Young entrepreneur aims to be Australia’s top dermatology provider


By Michael Woodhead

5 Apr 2022

A 27-year old cosmetic clinic entrepreneur is aiming to ‘transplant’ the US business model of dermatology clinic consolidation to Australia.

Chantelle Pior, Founder, Director & Head of Acquisitions at Aura Medical Group says she is on a mission to “create a national ecosystem of excellence within the dermatology and cosmetic medicine industry” in Australia.

The former personal trainer says there is a potential $7.8 billion market in medical aesthetic clinics in Australia and her company aims to become the leading provider of doctor-led skin clinics in the country.

According to the company’s website, AMG already has three skin clinics in Brisbane and has just acquired its first clinic in Adelaide, offering a range of non-invasive treatments including anti-wrinkle injections, dermal fillers, and non-surgical brow lifts.

She told the InDaily outlet that she already has $20 million investment backing to further expand towards a national network of clinics.

“The US and UK are already experiencing this kind of growth which is why consolidation in the cosmetic medical, dermatology and other associated industries is taking off so successfully,” she said.

“We identify clinics owned by doctors who are starting to think about long-term succession planning or how to grow their business, but they don’t have the time or resources to bring it to fruition,” she added.

According to Aura’s website, the group is now reaching out to the owners of dermatology clinics to discuss partnership agreements that will see Aura take care of the business side “so [doctors] can focus on what they do best – creating exceptional results for their patients.”

Under the consolidation model dermatology clinics are integrated into the Aura Medical Group network, which takes responsibility for administrative burdens, marketing and business growth.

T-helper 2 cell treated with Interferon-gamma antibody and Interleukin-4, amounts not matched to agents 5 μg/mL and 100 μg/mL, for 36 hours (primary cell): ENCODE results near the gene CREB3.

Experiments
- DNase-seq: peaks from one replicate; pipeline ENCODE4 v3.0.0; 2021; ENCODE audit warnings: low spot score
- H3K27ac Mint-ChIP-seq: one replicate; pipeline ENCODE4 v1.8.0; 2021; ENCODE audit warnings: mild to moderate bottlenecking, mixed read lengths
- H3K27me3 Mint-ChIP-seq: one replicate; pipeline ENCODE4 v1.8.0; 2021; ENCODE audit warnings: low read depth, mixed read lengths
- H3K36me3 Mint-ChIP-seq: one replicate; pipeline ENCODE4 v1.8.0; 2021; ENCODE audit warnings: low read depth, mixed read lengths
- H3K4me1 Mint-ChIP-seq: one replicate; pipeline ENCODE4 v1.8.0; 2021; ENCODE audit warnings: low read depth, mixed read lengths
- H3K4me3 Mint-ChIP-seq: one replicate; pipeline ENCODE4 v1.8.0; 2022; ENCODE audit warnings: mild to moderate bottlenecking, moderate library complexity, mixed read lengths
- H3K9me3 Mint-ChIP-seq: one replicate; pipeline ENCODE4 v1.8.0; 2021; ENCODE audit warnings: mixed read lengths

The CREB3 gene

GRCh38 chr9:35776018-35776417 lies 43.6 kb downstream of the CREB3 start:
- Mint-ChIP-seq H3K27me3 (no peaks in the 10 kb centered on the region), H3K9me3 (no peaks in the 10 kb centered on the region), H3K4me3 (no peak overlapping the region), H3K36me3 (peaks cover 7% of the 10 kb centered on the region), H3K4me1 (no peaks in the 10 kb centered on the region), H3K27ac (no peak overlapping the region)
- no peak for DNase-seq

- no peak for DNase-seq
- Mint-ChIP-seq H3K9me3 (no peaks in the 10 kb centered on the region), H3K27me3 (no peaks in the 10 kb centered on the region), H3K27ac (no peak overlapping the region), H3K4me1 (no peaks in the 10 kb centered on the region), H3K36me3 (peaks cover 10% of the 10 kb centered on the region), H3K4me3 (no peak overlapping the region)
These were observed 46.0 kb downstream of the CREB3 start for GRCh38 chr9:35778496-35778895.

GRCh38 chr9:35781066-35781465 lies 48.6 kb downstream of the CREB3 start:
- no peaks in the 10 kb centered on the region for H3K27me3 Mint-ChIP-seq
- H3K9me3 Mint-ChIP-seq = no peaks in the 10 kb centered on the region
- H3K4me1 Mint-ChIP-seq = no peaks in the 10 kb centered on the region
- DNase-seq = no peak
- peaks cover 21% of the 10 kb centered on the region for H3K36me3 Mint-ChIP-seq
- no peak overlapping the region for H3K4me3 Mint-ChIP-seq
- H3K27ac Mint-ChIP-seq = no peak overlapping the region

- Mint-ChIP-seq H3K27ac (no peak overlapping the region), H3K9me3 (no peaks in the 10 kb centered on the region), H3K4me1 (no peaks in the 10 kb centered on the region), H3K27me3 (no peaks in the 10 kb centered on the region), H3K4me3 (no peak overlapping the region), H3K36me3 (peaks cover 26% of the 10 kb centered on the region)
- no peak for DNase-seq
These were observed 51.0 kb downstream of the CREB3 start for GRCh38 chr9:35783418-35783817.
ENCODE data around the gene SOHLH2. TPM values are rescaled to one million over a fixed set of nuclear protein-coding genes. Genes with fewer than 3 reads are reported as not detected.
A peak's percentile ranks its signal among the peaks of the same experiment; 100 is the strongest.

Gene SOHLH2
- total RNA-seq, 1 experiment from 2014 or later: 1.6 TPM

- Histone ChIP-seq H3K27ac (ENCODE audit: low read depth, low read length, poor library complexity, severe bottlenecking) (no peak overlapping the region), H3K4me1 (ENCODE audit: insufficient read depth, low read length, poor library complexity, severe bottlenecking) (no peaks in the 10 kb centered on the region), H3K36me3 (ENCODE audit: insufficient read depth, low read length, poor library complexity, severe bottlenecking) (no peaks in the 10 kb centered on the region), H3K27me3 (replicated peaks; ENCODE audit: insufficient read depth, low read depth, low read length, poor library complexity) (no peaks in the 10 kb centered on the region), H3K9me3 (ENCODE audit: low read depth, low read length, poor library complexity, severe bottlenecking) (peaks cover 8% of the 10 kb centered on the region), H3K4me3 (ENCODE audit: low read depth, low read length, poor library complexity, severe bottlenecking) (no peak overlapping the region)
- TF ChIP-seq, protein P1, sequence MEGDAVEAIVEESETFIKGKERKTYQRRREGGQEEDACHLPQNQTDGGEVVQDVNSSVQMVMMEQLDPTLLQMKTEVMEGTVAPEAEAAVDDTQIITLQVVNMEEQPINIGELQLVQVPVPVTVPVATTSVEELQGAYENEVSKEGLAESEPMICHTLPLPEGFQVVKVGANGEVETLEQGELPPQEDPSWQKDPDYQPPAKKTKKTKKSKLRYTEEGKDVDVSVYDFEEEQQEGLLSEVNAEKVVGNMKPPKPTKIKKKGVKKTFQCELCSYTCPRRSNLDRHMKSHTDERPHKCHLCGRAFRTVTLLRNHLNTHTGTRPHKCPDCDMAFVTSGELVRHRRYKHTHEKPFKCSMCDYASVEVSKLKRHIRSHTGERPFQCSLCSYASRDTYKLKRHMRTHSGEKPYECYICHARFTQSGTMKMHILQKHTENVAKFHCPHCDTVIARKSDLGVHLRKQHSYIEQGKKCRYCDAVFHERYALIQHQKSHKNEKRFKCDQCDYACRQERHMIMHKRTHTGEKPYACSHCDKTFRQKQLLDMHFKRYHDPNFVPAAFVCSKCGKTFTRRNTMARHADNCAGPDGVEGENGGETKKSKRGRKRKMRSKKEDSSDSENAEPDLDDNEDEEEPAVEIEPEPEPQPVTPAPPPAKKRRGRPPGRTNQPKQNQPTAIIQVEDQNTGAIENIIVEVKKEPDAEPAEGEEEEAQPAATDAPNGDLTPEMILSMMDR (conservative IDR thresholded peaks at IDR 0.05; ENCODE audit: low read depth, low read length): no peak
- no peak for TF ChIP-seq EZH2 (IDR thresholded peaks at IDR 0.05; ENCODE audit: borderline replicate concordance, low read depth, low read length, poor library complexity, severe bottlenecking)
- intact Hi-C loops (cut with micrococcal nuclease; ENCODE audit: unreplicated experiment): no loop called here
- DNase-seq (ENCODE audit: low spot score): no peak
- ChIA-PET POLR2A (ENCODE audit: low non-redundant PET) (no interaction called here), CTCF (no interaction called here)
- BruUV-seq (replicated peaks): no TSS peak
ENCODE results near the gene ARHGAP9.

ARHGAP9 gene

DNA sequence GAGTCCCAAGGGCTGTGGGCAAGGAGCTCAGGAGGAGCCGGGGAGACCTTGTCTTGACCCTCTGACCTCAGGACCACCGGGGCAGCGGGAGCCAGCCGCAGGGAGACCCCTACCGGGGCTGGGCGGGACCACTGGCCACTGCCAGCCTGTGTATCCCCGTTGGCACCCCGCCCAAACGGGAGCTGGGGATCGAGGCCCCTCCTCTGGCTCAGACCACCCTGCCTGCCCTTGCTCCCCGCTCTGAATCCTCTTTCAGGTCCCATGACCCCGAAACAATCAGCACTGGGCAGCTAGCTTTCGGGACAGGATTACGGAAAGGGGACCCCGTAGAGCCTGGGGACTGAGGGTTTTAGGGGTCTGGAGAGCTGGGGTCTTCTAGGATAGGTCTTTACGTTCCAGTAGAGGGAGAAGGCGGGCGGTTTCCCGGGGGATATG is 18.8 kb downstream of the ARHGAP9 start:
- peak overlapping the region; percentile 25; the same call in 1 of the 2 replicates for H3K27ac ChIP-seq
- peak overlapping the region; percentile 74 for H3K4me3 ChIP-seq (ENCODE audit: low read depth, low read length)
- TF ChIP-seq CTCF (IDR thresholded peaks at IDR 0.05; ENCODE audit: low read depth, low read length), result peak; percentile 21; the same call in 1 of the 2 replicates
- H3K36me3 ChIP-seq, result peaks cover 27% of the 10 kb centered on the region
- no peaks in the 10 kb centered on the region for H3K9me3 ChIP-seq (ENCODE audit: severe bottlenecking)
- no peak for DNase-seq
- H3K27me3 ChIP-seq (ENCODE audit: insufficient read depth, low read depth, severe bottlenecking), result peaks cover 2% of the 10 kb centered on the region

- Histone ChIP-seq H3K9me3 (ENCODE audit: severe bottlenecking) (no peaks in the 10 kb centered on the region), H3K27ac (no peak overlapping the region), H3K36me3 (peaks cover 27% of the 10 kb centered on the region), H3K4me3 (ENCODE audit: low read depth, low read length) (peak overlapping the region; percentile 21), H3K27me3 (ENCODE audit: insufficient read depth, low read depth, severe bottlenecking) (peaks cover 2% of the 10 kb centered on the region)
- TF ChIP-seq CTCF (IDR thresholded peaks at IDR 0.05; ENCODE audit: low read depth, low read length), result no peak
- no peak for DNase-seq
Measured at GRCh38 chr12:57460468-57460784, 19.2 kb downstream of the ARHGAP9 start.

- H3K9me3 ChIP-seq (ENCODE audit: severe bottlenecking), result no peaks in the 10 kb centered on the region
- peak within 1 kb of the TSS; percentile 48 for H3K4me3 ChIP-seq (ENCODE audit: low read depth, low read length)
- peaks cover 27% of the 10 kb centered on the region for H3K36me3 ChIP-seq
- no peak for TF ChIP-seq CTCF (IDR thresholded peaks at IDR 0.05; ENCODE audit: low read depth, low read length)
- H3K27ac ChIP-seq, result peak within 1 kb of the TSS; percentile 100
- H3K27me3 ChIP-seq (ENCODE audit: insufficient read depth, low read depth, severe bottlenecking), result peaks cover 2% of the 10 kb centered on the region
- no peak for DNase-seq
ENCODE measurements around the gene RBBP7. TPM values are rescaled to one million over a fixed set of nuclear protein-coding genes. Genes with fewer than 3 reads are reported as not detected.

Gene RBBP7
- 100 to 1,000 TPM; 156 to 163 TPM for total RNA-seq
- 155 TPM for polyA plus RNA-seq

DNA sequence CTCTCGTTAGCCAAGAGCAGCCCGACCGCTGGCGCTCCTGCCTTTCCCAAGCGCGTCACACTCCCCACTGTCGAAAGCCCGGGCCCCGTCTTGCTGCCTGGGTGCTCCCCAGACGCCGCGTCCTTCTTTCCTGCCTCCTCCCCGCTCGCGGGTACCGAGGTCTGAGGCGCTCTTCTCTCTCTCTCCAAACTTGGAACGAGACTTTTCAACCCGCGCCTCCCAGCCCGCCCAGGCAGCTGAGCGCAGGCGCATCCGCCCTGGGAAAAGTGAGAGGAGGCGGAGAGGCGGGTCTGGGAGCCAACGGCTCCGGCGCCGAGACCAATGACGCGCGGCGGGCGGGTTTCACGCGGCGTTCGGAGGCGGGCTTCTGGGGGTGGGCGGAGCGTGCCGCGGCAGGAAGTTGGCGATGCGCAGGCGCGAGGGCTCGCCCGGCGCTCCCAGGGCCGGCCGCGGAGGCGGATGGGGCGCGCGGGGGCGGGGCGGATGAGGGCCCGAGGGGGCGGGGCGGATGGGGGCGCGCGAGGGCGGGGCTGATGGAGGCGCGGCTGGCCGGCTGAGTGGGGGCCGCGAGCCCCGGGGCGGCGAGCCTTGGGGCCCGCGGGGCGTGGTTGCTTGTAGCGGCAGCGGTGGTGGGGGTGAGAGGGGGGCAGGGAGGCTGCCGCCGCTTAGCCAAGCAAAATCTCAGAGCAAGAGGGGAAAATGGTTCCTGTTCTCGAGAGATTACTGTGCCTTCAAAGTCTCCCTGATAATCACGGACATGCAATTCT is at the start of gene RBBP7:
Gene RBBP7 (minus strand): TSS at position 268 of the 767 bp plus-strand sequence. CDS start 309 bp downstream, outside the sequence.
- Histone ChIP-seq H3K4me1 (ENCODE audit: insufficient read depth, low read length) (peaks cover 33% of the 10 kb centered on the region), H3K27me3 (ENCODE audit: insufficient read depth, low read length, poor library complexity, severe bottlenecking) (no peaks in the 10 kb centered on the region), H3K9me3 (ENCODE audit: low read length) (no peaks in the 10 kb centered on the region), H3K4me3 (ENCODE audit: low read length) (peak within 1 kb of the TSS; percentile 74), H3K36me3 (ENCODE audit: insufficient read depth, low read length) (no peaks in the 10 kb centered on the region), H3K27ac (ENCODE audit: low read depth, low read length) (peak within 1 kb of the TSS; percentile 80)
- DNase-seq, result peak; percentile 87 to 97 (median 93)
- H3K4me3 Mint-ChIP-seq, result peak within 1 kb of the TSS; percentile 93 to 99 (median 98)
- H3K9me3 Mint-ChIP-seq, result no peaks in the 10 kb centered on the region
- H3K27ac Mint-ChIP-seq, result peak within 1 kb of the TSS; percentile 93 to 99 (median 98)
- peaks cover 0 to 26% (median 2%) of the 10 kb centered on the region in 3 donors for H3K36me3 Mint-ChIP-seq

“As part of our partnership, we will provide ongoing support in areas of marketing, human resources, administration, payroll finance, clinical development, procurement and product services,” it says.

“We build synergies through bulk buying, better deals on procurement, cross referrals, in-house marketing, accounting and HR services, as well as data insights gained from nationwide consumer information.”

A recent study in JAMA highlighted the trend in the US for the takeover of medical dermatology clinics by private equity companies.

It showed that between 2012 and 2018 seventeen private equity firms acquired 184 practices that comprised an estimated 381 dermatology clinics.

This was likely an underestimate of private equity control of dermatology because many opened new clinics.

In some states, more than a third of dermatology practices were owned by private equity rather than physicians, the study authors noted.

A more recent article published on Medium warned that consolidation of the once fractured dermatology sector in the US created risks of substandard care driven by the financial priorities of private equity owners.

The article warned that patient care was often delegated from dermatologists to nurses and to assistants, and that business strategies put a priority on unnecessary procedures and therapies.

“You can’t serve two masters. You can’t serve patients and investors,” said one doctor who had previously worked at at U.S. Dermatology Partners, a big private-equity chain.

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